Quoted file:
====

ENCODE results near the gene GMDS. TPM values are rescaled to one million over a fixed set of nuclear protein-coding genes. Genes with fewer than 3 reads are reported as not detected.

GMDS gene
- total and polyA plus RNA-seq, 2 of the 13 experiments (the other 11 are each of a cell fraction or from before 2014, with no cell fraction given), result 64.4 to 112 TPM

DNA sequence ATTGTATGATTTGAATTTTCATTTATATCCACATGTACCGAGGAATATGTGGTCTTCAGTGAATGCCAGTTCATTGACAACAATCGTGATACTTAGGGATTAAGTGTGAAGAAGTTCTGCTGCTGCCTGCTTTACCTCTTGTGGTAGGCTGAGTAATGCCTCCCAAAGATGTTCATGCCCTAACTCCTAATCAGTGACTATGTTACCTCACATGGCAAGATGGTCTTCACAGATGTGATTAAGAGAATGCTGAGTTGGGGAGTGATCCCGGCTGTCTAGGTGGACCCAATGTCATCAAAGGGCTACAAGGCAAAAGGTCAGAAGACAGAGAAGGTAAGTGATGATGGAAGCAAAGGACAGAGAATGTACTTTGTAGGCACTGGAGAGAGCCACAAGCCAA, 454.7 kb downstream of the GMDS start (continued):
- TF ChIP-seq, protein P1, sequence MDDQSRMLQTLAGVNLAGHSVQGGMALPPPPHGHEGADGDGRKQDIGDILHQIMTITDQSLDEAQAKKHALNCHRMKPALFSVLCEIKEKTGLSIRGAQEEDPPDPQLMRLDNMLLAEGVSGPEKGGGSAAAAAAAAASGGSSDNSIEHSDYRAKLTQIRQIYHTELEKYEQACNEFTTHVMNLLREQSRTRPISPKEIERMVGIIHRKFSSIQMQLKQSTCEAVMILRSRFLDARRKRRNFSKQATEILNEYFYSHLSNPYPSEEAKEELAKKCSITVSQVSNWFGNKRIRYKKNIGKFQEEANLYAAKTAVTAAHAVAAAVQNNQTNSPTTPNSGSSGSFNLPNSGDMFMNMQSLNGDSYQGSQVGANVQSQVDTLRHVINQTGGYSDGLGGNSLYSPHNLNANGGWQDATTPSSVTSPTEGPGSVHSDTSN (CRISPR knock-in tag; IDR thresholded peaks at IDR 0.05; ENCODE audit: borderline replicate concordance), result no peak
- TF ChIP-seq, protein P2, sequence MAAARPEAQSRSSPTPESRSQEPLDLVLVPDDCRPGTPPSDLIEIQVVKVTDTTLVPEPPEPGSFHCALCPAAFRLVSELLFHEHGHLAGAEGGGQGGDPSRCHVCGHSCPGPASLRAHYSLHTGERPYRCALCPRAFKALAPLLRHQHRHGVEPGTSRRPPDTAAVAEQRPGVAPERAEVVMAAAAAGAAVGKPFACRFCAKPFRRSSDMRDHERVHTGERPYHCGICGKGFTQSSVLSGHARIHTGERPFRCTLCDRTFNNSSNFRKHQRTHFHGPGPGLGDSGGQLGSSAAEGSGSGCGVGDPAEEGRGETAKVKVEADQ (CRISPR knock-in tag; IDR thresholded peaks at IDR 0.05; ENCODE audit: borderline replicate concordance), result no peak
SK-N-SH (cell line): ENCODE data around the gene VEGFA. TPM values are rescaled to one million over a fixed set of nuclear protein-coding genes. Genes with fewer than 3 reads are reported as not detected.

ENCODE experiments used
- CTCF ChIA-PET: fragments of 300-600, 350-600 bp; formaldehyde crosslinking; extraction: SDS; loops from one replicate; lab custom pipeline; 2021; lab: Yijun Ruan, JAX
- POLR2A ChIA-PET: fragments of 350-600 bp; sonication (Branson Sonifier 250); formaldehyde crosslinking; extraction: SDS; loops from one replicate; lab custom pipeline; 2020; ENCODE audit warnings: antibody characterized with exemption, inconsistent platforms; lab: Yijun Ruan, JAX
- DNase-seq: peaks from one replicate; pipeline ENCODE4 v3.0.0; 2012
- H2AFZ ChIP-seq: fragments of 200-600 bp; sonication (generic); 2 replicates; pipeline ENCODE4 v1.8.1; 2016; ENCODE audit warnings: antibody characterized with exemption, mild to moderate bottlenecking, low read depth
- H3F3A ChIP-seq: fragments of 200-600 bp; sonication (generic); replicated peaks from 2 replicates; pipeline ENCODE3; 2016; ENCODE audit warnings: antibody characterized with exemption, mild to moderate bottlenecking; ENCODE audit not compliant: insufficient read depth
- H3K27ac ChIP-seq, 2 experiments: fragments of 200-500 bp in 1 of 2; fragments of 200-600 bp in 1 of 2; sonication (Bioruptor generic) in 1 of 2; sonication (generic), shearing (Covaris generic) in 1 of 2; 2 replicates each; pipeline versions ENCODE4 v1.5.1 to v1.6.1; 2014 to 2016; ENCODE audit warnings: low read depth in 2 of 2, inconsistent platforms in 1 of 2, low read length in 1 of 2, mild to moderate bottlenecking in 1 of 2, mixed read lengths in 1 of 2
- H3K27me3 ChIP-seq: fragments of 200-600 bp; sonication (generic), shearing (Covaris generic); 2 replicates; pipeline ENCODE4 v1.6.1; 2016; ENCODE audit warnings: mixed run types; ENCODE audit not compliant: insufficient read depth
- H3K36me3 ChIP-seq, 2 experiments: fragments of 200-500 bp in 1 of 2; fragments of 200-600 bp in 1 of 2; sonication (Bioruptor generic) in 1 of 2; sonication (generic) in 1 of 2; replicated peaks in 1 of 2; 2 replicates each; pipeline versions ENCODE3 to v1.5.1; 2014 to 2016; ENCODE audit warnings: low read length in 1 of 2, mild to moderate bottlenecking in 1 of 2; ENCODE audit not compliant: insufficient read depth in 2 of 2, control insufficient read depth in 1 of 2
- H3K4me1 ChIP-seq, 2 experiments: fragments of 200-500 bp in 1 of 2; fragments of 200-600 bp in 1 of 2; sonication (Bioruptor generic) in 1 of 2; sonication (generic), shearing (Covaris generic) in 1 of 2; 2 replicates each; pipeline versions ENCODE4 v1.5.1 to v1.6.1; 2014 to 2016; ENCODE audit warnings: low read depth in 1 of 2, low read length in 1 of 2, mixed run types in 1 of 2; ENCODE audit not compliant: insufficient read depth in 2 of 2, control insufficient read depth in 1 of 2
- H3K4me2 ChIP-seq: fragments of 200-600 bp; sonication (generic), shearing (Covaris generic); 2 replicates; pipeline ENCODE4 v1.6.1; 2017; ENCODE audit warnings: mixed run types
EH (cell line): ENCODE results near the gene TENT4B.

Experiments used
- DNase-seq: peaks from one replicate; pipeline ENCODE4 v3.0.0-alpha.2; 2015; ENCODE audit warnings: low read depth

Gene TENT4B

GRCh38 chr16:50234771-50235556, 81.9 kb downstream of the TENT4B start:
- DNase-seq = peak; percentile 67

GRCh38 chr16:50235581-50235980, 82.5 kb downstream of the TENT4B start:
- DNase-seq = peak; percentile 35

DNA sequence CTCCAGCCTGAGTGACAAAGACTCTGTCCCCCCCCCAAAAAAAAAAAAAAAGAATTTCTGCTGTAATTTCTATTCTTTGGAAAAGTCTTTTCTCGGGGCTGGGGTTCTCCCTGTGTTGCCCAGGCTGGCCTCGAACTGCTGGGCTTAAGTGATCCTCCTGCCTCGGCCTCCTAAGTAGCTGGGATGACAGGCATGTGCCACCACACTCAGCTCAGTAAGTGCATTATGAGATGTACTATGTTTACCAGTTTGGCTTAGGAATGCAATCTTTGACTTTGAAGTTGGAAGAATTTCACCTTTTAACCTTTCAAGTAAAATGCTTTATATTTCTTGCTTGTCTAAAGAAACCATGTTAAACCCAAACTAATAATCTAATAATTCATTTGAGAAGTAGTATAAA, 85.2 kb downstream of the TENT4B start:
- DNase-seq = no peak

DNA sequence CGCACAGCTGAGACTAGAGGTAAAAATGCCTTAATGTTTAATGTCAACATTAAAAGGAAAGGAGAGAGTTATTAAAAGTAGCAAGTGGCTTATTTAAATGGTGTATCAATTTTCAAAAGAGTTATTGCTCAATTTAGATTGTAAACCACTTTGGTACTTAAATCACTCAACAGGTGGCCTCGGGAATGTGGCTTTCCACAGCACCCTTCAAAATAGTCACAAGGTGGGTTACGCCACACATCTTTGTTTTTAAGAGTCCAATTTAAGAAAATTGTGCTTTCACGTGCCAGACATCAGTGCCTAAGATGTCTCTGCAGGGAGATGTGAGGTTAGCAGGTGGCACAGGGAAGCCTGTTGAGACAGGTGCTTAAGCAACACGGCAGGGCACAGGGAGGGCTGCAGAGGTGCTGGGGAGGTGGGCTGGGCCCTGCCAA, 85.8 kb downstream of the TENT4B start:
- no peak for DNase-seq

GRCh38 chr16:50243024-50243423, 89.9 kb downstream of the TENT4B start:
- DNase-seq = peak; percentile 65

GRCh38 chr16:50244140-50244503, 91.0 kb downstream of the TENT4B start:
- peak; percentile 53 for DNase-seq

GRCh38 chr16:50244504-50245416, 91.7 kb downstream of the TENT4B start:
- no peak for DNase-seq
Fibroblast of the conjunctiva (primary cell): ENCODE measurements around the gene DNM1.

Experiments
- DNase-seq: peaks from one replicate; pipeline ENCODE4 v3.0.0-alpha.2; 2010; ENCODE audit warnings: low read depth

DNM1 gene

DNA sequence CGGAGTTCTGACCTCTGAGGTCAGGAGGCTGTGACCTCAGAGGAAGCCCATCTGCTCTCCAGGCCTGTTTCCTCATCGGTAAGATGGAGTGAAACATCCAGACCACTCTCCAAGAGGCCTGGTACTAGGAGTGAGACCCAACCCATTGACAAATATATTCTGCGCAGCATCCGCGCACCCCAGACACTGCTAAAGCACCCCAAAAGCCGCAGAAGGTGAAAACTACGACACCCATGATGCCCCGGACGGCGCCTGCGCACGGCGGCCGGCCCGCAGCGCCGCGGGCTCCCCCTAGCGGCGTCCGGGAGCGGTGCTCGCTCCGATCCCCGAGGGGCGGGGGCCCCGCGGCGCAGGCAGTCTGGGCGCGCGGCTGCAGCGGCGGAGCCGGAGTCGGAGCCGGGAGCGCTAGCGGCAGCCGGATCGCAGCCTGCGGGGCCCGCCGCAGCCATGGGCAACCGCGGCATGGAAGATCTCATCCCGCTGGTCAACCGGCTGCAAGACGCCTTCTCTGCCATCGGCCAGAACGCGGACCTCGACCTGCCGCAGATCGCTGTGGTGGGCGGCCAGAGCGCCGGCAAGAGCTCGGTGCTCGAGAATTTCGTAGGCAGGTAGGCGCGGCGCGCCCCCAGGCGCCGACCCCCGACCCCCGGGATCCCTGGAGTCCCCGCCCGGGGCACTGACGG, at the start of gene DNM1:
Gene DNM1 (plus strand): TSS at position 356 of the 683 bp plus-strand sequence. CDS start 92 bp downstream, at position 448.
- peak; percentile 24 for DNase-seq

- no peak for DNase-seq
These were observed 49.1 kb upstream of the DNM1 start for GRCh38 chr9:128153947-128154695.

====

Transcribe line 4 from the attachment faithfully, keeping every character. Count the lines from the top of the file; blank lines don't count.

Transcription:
DNA sequence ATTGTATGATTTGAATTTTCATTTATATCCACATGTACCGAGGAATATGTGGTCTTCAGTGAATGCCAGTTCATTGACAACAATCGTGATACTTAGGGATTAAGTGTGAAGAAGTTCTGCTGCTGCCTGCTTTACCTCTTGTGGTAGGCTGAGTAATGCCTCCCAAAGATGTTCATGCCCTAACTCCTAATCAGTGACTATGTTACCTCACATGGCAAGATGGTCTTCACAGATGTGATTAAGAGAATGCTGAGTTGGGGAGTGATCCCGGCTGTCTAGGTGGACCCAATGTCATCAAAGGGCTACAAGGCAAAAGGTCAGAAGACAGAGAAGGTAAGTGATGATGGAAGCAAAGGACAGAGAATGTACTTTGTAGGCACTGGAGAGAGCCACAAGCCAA, 454.7 kb downstream of the GMDS start (continued):